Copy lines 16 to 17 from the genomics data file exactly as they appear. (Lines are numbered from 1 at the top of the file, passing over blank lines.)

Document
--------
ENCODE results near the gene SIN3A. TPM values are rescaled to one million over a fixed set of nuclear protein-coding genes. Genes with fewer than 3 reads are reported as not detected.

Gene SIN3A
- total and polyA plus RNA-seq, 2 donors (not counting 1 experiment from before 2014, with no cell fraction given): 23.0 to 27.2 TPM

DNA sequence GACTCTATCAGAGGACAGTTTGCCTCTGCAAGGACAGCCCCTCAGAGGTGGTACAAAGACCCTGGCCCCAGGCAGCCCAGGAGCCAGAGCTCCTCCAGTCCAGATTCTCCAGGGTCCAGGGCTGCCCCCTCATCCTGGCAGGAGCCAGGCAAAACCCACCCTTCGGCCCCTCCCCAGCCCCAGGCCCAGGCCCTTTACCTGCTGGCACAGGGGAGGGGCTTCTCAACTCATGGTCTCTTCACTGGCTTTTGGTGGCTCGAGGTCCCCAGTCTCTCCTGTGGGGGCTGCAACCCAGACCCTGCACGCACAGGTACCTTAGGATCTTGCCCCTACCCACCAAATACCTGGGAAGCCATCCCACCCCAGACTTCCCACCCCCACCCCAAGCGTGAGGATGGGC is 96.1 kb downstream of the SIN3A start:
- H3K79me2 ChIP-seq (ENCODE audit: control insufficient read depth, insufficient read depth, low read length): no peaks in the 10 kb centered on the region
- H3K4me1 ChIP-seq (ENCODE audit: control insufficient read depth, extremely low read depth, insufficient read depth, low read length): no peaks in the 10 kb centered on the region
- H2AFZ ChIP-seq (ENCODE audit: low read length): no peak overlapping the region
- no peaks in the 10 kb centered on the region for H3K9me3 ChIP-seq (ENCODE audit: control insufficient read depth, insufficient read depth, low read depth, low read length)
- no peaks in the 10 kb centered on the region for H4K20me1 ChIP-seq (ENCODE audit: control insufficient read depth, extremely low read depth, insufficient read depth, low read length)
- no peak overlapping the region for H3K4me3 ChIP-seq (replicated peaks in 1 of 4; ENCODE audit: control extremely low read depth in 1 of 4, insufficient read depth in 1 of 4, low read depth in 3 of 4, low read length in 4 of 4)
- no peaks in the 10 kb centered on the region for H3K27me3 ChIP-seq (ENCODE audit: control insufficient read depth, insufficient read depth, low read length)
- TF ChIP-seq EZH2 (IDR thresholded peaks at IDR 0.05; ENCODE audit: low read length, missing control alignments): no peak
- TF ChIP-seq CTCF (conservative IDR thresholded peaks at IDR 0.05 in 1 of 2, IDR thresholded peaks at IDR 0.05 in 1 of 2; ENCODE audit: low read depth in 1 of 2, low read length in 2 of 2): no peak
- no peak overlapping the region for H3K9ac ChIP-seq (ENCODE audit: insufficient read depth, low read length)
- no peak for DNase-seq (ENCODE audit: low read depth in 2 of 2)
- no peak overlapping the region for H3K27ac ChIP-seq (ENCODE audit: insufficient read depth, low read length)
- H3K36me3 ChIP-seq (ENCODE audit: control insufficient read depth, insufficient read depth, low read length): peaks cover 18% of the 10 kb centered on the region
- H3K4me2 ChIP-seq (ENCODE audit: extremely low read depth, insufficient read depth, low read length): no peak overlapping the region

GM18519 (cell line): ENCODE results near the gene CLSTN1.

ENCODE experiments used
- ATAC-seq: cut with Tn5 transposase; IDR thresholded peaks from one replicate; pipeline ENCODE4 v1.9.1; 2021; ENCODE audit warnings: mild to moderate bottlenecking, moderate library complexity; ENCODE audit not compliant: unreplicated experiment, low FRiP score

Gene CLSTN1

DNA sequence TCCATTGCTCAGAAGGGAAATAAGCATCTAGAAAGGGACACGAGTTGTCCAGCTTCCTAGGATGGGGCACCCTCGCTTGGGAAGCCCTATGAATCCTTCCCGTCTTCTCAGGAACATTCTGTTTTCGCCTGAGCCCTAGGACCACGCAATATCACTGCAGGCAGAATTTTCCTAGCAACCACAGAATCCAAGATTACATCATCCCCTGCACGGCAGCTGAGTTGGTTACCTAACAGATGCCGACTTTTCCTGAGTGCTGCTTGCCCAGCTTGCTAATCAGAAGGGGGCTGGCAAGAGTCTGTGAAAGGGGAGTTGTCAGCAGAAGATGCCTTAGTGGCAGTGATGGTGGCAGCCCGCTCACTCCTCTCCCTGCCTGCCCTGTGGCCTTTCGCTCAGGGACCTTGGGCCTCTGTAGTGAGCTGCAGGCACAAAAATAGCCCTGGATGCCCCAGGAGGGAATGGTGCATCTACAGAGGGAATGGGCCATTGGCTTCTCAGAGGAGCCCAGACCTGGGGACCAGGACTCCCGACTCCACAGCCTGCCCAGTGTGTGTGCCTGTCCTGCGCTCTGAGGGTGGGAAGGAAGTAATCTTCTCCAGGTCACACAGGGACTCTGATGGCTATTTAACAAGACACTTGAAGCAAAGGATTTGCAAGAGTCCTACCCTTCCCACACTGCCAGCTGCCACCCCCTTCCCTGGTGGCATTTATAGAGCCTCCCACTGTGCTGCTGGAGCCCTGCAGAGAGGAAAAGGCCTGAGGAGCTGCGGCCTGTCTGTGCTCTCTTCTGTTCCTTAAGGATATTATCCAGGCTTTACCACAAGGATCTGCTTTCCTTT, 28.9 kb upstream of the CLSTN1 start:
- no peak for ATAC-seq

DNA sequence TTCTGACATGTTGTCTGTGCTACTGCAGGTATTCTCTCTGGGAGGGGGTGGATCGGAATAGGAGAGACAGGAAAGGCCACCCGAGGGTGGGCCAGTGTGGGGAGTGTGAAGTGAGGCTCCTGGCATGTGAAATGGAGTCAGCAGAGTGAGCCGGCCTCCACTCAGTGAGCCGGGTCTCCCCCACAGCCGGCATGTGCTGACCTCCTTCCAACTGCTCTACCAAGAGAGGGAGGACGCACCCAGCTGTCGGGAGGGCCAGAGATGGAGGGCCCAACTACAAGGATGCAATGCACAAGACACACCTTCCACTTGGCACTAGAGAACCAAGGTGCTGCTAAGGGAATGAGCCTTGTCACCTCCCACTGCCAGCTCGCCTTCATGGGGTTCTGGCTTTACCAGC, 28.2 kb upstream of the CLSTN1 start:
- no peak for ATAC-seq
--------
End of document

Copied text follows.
- no peak overlapping the region for H3K27ac ChIP-seq (ENCODE audit: insufficient read depth, low read length)
- H3K36me3 ChIP-seq (ENCODE audit: control insufficient read depth, insufficient read depth, low read length): peaks cover 18% of the 10 kb centered on the region